Further, he says, these enterprises are critical sources of entrepreneurialism, innovation, and self-reliance. And the globe’s gray and black markets have grown during the international recession, adding jobs, increasing sales, and improving the lives of hundreds of millions. It’s time, Neuwirth says, for the developed world to wake up to what those who are working in the shadows of globalization have to offer. We asked him how these tiny enterprises got to be such big business.
Wired: You refer to the untaxed, unlicensed, and unregulated economies of the world as System D. What does that mean?
Robert Neuwirth:There’s a French word for someone who’s self-reliant or ingenious: débrouillard. This got sort of mutated in the postcolonial areas of Africa and the Caribbean to refer to the street economy, which is called l’économie de la débrouillardise—the self-reliance economy, or the DIY economy, if you will. I decided to use this term myself—shortening it to System D—because it’s a less pejorative way of referring to what has traditionally been called the informal economy or black market or even underground economy. I’m basically using the term to refer to all the economic activity that flies under the radar of government. So, unregistered, unregulated, untaxed, but not outright criminal—I don’t include gun-running, drugs, human trafficking, or things like that.
Wired: Certainly the people who make their living from illegal street stalls don’t see themselves as criminals.
Neuwirth: Not at all. They see themselves as supporting their family, hiring people, and putting their relatives through school—all without any help from the government or aid networks.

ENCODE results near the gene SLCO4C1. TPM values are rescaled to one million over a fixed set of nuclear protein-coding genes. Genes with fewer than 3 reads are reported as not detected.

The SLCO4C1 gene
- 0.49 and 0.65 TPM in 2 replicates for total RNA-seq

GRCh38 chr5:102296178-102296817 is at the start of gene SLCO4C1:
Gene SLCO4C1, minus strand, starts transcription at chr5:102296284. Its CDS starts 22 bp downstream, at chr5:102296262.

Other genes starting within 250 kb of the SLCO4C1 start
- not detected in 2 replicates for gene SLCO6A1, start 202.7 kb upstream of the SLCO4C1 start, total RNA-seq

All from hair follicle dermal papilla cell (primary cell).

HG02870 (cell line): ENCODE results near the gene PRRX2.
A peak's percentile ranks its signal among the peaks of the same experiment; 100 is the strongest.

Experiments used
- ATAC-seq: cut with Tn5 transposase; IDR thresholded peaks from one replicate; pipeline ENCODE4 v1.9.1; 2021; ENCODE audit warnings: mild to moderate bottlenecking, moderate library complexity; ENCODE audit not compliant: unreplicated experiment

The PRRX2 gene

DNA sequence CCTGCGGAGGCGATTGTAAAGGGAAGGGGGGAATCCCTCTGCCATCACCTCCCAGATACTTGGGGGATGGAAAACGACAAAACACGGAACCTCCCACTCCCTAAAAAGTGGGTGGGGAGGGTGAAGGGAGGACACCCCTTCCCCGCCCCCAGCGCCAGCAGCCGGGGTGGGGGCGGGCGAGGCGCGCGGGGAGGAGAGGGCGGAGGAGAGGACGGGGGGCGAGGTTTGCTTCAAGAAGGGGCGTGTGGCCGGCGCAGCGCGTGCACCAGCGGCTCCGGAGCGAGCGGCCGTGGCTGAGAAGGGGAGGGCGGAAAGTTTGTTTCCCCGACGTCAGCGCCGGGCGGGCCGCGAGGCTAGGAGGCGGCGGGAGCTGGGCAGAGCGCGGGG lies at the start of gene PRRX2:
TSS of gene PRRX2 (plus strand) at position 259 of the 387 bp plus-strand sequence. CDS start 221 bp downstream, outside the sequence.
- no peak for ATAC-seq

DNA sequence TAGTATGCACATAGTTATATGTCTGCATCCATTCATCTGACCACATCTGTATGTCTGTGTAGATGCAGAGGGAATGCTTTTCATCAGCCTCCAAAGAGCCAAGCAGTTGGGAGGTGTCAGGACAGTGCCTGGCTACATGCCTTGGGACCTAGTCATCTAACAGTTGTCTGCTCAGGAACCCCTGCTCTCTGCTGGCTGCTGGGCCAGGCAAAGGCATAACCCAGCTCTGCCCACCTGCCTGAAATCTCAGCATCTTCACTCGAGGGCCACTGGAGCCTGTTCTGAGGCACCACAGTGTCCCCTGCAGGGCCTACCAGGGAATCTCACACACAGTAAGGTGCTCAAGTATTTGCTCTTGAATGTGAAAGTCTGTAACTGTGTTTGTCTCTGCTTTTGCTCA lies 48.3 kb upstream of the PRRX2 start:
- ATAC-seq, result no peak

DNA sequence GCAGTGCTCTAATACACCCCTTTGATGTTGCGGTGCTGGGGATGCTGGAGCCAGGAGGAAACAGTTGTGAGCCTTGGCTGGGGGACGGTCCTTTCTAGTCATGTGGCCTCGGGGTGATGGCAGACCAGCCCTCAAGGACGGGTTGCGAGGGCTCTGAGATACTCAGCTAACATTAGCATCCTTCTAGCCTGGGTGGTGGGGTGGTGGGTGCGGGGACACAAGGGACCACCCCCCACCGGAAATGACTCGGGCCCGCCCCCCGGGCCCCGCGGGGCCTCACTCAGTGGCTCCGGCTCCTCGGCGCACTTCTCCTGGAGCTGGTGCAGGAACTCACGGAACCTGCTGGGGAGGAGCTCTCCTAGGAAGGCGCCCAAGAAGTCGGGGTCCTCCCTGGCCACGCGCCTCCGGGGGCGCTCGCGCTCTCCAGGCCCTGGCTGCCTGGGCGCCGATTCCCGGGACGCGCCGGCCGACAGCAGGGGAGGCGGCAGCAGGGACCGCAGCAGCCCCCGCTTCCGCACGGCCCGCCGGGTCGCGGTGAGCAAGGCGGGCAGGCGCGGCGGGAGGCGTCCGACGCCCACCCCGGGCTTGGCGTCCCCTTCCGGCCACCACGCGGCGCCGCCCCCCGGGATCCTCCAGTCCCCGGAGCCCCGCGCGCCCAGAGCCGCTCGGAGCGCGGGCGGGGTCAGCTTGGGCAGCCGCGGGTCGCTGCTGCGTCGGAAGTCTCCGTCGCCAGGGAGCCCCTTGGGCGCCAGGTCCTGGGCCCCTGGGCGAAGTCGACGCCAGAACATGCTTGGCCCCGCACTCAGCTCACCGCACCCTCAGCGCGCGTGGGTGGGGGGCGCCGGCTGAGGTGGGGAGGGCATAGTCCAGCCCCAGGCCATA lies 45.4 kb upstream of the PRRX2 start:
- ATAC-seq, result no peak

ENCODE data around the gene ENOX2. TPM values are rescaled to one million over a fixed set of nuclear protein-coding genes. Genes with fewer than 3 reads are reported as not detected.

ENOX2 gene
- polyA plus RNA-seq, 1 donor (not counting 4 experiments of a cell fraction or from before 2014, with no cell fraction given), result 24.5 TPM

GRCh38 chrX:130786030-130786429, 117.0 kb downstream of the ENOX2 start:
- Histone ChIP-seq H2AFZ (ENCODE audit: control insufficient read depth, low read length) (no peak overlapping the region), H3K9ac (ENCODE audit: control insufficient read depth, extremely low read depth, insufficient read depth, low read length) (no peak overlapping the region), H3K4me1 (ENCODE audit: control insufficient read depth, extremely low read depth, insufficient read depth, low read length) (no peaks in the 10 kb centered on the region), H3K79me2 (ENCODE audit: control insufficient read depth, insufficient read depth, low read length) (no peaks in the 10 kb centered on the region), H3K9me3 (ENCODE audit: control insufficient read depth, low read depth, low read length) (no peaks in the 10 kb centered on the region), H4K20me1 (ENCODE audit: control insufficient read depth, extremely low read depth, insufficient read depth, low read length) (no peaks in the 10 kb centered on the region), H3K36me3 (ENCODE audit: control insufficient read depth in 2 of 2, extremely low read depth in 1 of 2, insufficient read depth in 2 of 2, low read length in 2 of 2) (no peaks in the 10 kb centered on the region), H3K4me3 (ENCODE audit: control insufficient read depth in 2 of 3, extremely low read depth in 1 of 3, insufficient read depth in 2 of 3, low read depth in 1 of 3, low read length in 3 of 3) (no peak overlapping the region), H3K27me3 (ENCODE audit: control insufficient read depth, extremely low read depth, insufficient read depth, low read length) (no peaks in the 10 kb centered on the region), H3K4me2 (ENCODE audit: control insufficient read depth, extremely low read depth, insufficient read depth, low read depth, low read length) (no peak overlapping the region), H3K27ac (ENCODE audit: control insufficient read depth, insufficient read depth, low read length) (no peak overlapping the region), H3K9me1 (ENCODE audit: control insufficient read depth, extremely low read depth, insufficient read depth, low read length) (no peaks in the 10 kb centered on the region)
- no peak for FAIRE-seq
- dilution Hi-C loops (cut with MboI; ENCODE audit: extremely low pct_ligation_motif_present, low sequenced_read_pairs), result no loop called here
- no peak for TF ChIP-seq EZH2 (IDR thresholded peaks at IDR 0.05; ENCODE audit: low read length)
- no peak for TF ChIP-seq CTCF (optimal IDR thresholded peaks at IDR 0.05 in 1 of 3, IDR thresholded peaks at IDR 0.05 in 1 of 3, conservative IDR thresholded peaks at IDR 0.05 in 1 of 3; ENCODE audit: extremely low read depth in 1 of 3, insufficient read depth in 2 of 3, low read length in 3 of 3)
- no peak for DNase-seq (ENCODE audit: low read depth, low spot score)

Wired: The sheer scale of System D is mind-blowing.
Neuwirth: Yeah. If you think of System D as having a collective GDP, it would be on the order of $10 trillion a year. That’s a very rough calculation, which is almost certainly on the low side. If System D were a country, it would have the second-largest economy on earth, after the United States.
Phi Beta Iota: System D is completely separate from straight forward black crime (organized crime) or white crime (Goldman Sachs et al). What this really means is that governments have lost all legitimacy and two thirds of the global economy now considers governments to be at best a meddling (and costly) nuisance and at worst the enemy to be defeated by any means necessary. Governments brought this on themselves.
People have been asking me for a short description of the FreedomBox that doesn’t get too technical but also gets into some details. So here’s my capsule pitch, a short form version of how I see the FreedomBox right now:
The FreedomBox just raised $80K in donations via Kickstarter (the campaign is still going on, if you want to donate) on the strength of positive press in the NYTimes, WSJ, Wired and CBS Evening News. We’re at the very beginning of putting together a team to build this thing. This week we will announce our tech lead, an A+ name with the experience and contacts to lead our architecture design.
Phi Beta Iota: Egypt is a lever for the Assisi Peace Summit.
1) Against dictators and corruption, inter-faith dialog and coordinated action is HAPPENING.
2) The connected young are the antidote to radical violent Islamic fundamentalism.